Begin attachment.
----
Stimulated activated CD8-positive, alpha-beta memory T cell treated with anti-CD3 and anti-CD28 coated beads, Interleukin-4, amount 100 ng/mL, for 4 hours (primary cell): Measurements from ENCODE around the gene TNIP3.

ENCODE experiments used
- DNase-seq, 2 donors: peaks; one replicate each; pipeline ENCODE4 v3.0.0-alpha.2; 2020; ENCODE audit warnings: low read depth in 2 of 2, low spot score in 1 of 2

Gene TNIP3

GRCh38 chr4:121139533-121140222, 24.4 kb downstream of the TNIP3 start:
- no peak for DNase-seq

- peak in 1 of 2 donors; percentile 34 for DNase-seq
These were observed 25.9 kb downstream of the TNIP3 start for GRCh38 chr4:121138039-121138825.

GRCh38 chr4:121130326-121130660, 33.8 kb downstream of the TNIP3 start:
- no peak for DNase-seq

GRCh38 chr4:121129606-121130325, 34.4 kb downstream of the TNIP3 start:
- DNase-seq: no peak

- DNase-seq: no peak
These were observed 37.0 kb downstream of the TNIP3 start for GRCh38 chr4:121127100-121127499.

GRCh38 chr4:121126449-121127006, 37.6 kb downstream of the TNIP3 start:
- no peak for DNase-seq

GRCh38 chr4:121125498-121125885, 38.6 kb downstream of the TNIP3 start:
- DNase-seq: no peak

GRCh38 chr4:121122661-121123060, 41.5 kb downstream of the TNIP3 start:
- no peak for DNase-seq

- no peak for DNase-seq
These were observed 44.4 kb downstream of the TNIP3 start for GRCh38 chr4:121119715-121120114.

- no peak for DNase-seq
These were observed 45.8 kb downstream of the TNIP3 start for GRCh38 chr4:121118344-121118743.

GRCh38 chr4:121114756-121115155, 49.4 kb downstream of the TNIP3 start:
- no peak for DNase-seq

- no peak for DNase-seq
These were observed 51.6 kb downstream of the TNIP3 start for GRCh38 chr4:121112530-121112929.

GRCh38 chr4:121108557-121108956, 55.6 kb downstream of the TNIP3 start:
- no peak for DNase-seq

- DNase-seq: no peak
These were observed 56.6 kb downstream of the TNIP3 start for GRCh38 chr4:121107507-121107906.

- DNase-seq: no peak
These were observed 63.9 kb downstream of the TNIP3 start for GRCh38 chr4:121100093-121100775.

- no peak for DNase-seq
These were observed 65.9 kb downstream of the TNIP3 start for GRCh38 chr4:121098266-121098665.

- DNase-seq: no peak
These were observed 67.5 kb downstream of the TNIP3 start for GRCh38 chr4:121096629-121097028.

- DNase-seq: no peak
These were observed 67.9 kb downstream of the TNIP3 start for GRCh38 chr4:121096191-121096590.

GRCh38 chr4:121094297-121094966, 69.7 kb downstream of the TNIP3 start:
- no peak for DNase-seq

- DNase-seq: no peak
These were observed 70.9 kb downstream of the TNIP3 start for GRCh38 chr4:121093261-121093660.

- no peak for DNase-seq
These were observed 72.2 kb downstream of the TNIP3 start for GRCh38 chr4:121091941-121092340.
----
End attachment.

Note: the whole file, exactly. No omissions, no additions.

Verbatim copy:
Stimulated activated CD8-positive, alpha-beta memory T cell treated with anti-CD3 and anti-CD28 coated beads, Interleukin-4, amount 100 ng/mL, for 4 hours (primary cell): Measurements from ENCODE around the gene TNIP3.

ENCODE experiments used
- DNase-seq, 2 donors: peaks; one replicate each; pipeline ENCODE4 v3.0.0-alpha.2; 2020; ENCODE audit warnings: low read depth in 2 of 2, low spot score in 1 of 2

Gene TNIP3

GRCh38 chr4:121139533-121140222, 24.4 kb downstream of the TNIP3 start:
- no peak for DNase-seq

- peak in 1 of 2 donors; percentile 34 for DNase-seq
These were observed 25.9 kb downstream of the TNIP3 start for GRCh38 chr4:121138039-121138825.

GRCh38 chr4:121130326-121130660, 33.8 kb downstream of the TNIP3 start:
- no peak for DNase-seq

GRCh38 chr4:121129606-121130325, 34.4 kb downstream of the TNIP3 start:
- DNase-seq: no peak

- DNase-seq: no peak
These were observed 37.0 kb downstream of the TNIP3 start for GRCh38 chr4:121127100-121127499.

GRCh38 chr4:121126449-121127006, 37.6 kb downstream of the TNIP3 start:
- no peak for DNase-seq

GRCh38 chr4:121125498-121125885, 38.6 kb downstream of the TNIP3 start:
- DNase-seq: no peak

GRCh38 chr4:121122661-121123060, 41.5 kb downstream of the TNIP3 start:
- no peak for DNase-seq

- no peak for DNase-seq
These were observed 44.4 kb downstream of the TNIP3 start for GRCh38 chr4:121119715-121120114.

- no peak for DNase-seq
These were observed 45.8 kb downstream of the TNIP3 start for GRCh38 chr4:121118344-121118743.

GRCh38 chr4:121114756-121115155, 49.4 kb downstream of the TNIP3 start:
- no peak for DNase-seq

- no peak for DNase-seq
These were observed 51.6 kb downstream of the TNIP3 start for GRCh38 chr4:121112530-121112929.

GRCh38 chr4:121108557-121108956, 55.6 kb downstream of the TNIP3 start:
- no peak for DNase-seq

- DNase-seq: no peak
These were observed 56.6 kb downstream of the TNIP3 start for GRCh38 chr4:121107507-121107906.

- DNase-seq: no peak
These were observed 63.9 kb downstream of the TNIP3 start for GRCh38 chr4:121100093-121100775.

- no peak for DNase-seq
These were observed 65.9 kb downstream of the TNIP3 start for GRCh38 chr4:121098266-121098665.

- DNase-seq: no peak
These were observed 67.5 kb downstream of the TNIP3 start for GRCh38 chr4:121096629-121097028.

- DNase-seq: no peak
These were observed 67.9 kb downstream of the TNIP3 start for GRCh38 chr4:121096191-121096590.

GRCh38 chr4:121094297-121094966, 69.7 kb downstream of the TNIP3 start:
- no peak for DNase-seq

- DNase-seq: no peak
These were observed 70.9 kb downstream of the TNIP3 start for GRCh38 chr4:121093261-121093660.

- no peak for DNase-seq
These were observed 72.2 kb downstream of the TNIP3 start for GRCh38 chr4:121091941-121092340.